Modern pentathlete Kate French admits she will be making sure to tap into the experiences of fellow Rio teammate Samantha Murray as she gears up to make her Olympic Games debut in less than two months time.

French was named as one of a quartet of Team GB modern pentathletes heading to Brazil for the 2016 Olympic Games – alongside Murray and male athletes Joe Choong and James Cooke.

Of those four, only London 2012 silver medallist Murray has previous Olympic experience, with French keen to gain some useful insights ahead of the women’s competition kicking off in Rio on August 18.

The 25-year-old is not without her own taste of international success though having won mixed team and women’s team silver at the 2014 World Championships and team gold at last year’s European Championships in Bath.

Her eighth place finish in the individual competition at the latter also helped earn her ticket on the plane to Rio – although it was only on Wednesday that her place on the plane with Team GB was rubberstamped.

“It feels amazing to be going to my first Olympics. I am so excited. It’s a childhood dream,” she said.

“From a very young age I wanted to go to an Olympic Games. In 2012, I got a bit of a feel for what an Olympics is like and so I worked hard to make sure I was going to get to one myself.

“I’ve worked very hard to get here and it’s been a long journey. I definitively couldn’t relax even though I got the mark last year at the Europeans because the girls team is very strong. It gave me that focus to keep working hard.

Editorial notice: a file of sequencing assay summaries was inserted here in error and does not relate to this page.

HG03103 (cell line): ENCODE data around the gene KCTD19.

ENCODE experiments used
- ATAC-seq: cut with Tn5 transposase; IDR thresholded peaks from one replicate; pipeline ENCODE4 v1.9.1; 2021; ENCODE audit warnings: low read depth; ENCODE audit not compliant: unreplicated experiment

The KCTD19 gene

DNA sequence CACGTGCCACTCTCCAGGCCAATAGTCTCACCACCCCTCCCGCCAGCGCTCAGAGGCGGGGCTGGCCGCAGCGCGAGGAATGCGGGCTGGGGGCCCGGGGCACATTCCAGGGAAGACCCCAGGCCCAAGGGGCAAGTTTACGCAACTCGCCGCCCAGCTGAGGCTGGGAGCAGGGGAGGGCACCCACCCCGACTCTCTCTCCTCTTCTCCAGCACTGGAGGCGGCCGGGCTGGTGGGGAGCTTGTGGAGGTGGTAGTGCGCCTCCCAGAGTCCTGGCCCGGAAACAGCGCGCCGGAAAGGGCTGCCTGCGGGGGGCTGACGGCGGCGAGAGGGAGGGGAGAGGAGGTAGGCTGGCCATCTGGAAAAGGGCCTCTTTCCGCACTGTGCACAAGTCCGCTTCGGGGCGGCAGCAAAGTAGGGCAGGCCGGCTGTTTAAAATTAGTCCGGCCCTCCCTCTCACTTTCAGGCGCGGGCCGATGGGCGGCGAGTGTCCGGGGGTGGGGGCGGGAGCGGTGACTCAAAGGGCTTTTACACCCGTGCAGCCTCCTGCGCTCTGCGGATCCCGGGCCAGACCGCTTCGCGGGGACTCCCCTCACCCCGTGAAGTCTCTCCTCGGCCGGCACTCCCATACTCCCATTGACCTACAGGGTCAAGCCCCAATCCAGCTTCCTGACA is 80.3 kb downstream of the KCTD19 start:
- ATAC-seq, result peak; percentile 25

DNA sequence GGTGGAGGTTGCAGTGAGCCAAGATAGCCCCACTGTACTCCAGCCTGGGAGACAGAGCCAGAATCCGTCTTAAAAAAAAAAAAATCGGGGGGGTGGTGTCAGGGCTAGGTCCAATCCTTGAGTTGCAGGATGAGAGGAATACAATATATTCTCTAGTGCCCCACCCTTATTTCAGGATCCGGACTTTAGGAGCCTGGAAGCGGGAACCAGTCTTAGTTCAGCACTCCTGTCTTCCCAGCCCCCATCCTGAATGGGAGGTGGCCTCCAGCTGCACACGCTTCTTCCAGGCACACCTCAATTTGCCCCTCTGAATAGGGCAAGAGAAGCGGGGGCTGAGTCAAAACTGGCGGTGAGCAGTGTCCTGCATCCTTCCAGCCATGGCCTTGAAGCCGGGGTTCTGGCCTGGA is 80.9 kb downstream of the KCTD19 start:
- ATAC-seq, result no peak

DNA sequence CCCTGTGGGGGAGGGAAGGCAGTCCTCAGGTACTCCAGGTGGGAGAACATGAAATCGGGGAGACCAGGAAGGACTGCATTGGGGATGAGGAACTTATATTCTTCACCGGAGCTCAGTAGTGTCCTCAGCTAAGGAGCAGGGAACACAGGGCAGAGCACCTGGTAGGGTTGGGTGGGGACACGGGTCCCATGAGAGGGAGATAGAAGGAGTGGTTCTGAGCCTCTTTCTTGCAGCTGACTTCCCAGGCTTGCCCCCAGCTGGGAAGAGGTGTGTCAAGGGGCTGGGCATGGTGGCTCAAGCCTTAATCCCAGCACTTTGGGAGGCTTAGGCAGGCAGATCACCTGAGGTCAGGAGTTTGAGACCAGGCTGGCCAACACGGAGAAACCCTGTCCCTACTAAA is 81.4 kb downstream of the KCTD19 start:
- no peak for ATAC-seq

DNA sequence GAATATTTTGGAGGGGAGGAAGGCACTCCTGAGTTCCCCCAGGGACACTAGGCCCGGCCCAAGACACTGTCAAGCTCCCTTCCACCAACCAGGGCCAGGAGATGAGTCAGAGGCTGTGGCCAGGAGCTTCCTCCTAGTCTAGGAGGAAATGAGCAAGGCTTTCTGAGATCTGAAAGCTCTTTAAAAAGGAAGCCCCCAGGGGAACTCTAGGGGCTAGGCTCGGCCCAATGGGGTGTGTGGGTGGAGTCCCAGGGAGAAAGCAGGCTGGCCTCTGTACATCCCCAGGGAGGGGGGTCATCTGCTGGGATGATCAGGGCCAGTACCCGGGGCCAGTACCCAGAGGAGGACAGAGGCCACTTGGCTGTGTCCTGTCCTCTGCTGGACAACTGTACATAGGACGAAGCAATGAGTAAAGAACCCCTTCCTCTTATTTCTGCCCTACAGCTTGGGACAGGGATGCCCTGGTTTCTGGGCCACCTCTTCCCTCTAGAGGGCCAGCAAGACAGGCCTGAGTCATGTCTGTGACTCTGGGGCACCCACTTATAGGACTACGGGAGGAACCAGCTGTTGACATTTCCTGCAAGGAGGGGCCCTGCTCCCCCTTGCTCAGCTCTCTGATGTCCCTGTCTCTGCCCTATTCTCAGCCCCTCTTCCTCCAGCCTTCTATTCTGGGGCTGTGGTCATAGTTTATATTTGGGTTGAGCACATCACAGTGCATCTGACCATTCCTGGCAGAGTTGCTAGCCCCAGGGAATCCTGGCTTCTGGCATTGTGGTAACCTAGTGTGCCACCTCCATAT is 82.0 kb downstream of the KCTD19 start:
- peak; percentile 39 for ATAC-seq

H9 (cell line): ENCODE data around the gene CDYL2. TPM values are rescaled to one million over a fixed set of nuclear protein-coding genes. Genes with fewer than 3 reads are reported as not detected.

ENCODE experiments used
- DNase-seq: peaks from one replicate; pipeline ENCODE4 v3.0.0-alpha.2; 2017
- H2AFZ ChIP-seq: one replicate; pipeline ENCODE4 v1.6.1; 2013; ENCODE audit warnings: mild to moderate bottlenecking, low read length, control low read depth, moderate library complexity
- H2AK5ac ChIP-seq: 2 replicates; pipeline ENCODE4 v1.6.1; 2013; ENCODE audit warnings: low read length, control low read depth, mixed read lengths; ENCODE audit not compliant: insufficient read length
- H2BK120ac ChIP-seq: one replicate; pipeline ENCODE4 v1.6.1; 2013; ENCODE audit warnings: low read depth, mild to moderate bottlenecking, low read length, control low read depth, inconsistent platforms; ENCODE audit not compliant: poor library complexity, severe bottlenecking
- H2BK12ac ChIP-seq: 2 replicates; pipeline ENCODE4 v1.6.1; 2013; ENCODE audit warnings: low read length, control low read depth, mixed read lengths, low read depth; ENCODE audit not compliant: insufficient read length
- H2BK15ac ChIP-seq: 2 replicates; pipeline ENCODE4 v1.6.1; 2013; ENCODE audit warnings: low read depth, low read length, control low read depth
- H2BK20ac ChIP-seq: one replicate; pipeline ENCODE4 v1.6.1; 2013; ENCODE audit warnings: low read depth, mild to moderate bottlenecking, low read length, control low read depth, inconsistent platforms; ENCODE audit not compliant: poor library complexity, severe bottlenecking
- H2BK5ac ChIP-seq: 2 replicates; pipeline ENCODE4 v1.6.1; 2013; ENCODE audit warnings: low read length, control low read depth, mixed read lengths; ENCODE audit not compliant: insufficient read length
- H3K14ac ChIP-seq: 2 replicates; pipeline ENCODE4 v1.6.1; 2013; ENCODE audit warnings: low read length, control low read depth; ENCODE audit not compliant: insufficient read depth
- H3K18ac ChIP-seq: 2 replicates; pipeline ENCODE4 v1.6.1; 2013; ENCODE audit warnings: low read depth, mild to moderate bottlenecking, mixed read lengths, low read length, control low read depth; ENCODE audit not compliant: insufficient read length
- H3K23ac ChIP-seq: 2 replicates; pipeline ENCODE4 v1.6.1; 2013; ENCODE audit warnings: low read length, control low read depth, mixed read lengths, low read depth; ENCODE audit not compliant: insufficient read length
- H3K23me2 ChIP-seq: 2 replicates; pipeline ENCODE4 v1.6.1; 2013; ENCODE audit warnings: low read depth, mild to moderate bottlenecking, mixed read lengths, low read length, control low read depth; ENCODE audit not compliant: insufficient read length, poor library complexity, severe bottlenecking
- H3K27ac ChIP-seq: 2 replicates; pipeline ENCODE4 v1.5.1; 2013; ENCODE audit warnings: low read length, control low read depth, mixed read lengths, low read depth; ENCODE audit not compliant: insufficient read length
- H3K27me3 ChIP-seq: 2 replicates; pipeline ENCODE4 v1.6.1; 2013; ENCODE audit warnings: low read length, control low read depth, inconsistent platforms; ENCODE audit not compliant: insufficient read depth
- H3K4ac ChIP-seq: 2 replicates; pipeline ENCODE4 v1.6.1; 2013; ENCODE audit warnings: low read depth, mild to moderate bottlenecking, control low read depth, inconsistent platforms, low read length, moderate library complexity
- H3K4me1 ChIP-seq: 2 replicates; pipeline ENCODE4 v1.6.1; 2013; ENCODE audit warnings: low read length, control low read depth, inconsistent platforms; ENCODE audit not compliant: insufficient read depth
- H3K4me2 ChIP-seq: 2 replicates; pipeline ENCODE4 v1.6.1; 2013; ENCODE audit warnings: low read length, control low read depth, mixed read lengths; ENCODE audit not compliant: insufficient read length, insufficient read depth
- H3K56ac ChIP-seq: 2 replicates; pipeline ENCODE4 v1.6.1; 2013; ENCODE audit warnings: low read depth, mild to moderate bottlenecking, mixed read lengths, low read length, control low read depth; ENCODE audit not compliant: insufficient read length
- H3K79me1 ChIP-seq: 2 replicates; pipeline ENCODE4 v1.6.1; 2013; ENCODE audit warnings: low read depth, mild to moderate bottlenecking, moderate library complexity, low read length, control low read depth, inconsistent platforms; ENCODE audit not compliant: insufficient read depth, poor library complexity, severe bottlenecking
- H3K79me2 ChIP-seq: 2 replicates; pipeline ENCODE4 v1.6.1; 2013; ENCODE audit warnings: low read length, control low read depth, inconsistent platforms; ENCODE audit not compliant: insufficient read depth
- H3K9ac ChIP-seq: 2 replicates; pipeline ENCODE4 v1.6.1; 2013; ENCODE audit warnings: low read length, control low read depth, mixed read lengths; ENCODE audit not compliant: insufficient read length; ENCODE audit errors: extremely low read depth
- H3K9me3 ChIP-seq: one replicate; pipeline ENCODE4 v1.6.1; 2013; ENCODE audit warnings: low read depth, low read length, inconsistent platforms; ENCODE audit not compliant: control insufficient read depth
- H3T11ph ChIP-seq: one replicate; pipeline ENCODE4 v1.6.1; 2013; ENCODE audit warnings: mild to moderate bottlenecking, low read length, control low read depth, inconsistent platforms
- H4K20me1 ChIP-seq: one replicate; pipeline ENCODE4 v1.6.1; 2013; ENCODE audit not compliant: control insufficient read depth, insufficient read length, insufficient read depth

“To have Sam alongside me, after all her experiences in London, was great. I am sure she will help me along the journey and I hope to learn from her.

“We have got a training camp starting in France, which will be huge because it’s all at altitude and that will help us get fitter and then we have our final chance to compete in the European Championships. That will be really good to see where we are and show how the training camp has helped our preparation.

“At the moment, I just want to have good training block and be as fit as I can be before I get to Rio and then go out and hit my targets and see what happens from there. Getting a medal would be amazing, but as long as I hit my targets then that’s all that matters.”

Originally from Gravesend, French now lives in Bath where she trains at the Pentathlon GB High Performance Centre and also studies for a degree in sports performance at the University of Bath.

Over 60 per cent of gold medallists since 1992 have participated in BUCS sport, with 56 members of Team GB at the London 2012 Olympics competing for Great Britain at the World University Games.

And on the eve of her Olympic Games debut, French admits she looks back fondly on her BUCS experiences.

“BUCS was very exciting and I did it for university,” she added. “It’s great because it gets people up for competition, shows them what it’s about and what it’s like to win and compete at a high level.

“I think in the individual I always came second, which was annoying, but in the team event we always did well.

“The more competitions you do, the more you learn about yourself as an athlete and helps to show where you’re strong and weak and where you need to improve.”

British Universities & Colleges Sport (BUCS) is the national governing body for Higher Education (HE) sport in the UK, representing more than 150 institutions. Covering 52 sports, BUCS aids grass roots participation through to supporting aspiring elite athletes en route to Commonwealth or Olympic Games